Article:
Thursday, 24 September 2020
A MUSEUM, charity and landowner have been forced to spend thousands to remove travellers from their land.
The River & Rowing Museum in Henley, Shiplake memorial hall and Richard McQuillan, of Chalkhouse Green, spent the money hiring Able Investigations & Enforcements.
The Bristol firm was able to remove a group of almost 10 caravans from three sites last week after the travellers set up camps.
The first incident occured on Tuesday when the group pushed a barrier aside and entered the car park behind the museum in Mill Meadows.
The travellers were evicted by staff from the enforcement firm the next morning. They then simply drove round the corner in convoy into the station car park and parked near Centenary Business Park.
Network Rail, which owns the site, said it was working to evict the vehicles when the travellers left suddenly and went to Shiplake.
They parked on Memorial Hall field, off Memorial Avenue, and spent the night there before the firm evicted them the following morning.
Bob Partridge, who chairs the hall trustees, said the bill was about £5,000.
He said: “At the moment we’re waiting to hear the outcome of discussions between our insurance brokers and the underwriters to know if this cost will be covered by our insurance.
“Should we not be reimbursed, in view of the serious impact there has already been on the hall’s finances due to the covid crisis, we will be launching an appeal for funds to cover both the enforcement costs and the costs of strengthening the field defences against any further incursions.”
The travellers also went to Emmer Green and after spending a short while near the parade of shops there, off Peppard Road, they moved to Chalkhouse Green and parked in a two-acre field, off Tanners Lane, owned by Richard McQuillan.
He said they set up camp for the night, jumped in a neighbour’s swimming pool and left rubbish around.
Mr McQuillan, who lives in Tanners Lane with his wife Sue, spotted nine caravans in his field after the couple returned from the vets at about noon on Thursday last week. He arranged for the enforcement firm to move them the following morning but stayed awake all night with his wife, their son Warren and two friends to safeguard their property, which is next to the field.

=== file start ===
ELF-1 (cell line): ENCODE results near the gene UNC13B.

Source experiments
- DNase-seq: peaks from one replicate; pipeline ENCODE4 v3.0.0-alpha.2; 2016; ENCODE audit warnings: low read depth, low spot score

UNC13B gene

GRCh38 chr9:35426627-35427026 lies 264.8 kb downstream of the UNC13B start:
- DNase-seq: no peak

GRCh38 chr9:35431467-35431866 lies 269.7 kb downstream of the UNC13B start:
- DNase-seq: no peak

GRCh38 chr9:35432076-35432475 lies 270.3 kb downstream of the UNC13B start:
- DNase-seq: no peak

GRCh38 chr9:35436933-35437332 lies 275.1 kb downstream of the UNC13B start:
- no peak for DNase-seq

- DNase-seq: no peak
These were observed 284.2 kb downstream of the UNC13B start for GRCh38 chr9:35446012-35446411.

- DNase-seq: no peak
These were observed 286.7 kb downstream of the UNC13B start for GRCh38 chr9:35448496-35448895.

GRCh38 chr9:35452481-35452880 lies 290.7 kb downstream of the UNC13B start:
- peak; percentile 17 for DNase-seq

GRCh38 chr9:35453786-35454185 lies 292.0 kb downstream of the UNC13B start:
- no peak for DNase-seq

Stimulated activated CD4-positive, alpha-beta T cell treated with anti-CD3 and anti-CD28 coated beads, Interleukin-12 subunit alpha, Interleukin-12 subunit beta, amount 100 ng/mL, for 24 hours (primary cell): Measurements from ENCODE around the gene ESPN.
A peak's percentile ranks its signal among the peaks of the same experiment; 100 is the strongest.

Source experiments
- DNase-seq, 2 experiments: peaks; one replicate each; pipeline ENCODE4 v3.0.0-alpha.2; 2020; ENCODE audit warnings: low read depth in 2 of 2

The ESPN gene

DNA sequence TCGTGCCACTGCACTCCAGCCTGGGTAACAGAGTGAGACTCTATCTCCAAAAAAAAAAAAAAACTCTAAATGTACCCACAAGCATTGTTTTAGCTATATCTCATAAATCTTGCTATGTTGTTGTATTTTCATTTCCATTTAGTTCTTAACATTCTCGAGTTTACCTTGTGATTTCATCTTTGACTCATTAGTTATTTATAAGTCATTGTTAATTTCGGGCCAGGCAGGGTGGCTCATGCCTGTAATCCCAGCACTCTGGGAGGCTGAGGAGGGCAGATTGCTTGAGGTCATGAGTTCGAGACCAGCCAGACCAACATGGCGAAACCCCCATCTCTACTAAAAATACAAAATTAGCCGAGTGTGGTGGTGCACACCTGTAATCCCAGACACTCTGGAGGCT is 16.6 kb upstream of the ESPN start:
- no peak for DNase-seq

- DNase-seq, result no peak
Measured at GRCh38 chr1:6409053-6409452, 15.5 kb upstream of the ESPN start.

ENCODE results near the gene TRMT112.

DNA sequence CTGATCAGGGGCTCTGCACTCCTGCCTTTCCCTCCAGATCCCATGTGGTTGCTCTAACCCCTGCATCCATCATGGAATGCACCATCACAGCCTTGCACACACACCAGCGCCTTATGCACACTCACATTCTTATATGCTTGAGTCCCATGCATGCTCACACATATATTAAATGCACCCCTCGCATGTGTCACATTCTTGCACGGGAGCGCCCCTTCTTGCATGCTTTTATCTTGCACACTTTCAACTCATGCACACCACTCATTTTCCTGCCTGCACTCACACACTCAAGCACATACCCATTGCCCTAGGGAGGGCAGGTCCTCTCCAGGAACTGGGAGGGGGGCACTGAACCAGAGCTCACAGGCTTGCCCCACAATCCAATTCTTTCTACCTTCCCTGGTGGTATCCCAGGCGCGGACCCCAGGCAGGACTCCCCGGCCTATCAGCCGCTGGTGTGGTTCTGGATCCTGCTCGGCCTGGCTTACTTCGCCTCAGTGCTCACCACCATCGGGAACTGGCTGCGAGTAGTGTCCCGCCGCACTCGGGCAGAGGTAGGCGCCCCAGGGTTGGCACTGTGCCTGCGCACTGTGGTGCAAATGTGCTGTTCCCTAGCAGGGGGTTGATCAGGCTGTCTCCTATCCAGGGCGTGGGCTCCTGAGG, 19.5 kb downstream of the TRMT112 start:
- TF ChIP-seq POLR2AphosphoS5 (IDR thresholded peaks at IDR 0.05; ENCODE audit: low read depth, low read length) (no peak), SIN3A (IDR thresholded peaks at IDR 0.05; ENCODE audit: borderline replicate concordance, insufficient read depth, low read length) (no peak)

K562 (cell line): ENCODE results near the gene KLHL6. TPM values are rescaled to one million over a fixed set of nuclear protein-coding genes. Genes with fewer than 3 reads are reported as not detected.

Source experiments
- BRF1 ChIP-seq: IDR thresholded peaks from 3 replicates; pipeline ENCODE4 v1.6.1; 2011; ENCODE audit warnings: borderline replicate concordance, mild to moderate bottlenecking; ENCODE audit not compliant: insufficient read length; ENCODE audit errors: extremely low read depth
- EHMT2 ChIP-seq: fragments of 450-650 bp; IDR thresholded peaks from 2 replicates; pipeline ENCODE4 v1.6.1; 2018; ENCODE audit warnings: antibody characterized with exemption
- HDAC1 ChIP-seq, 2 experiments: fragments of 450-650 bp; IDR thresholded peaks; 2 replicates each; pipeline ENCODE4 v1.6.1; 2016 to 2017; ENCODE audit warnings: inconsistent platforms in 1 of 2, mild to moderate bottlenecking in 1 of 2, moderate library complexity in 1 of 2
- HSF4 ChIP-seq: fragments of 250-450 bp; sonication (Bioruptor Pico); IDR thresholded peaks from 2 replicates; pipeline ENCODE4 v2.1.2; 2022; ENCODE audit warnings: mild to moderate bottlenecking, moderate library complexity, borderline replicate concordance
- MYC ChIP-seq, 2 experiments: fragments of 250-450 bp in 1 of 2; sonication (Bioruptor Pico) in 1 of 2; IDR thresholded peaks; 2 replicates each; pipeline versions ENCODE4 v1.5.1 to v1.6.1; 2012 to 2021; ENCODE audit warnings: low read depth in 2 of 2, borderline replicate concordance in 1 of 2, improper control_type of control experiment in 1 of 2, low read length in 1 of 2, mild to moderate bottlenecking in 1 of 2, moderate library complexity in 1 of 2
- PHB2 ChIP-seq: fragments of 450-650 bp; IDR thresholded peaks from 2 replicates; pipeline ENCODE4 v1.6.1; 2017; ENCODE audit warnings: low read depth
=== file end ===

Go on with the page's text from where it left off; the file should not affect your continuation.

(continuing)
Nine of the firm’s officers arrived at 8am and they had moved the travellers by about 11.30am.
Mr McQuillan, who is retired, believed the latter went to Mapledurham on Friday before Calcot in Berkshire.
He said: “They broke into the neighbour’s garden and defecated in it. They climbed over into our garden and took fruit and tomatoes.
“They were also swimming in the neighbour’s pool and stole a bag from a workman, which contained lunch, keys and other stuff and we found it under a tree in our garden.
“The enforcement officers found the keys in our field. There was also clothing, pants, wrappers, nappies and dog faeces.”
Mr McQuillan said travellers came up to his garden gate and gestured at him after he turned off the water supply to a tap outside.
He said: “They were punching their fists and it was as if to say ‘if you don’t give us water, violence will ensue’. They said they would smash the gate down if we didn’t turn the water back on, so we did.”
Mr McQuillan, who chairs the Fish volunteer centre in Sonning Common, said the weather had fortunately been rainy but this had not stopped movement in the site and the travellers were active until about 3am on Friday morning.
After they left he secured the gate to his field with three padlocks and a post to prevent access. The family, which has owned the property for more than 30 years, has been left with a £4,000 bill for using the enforcement firm.
Mr McQuillan said: “We were just shocked by the whole experience really, especially with them popping in and out of our garden all the time. It could have been worse and if we’d been away it would’ve been awful.
“The neighbours have been absolutely fantastic and we’ve had about 40 emails probably. People have been asking how they can help and is there anything they can do.”
20 July 2020
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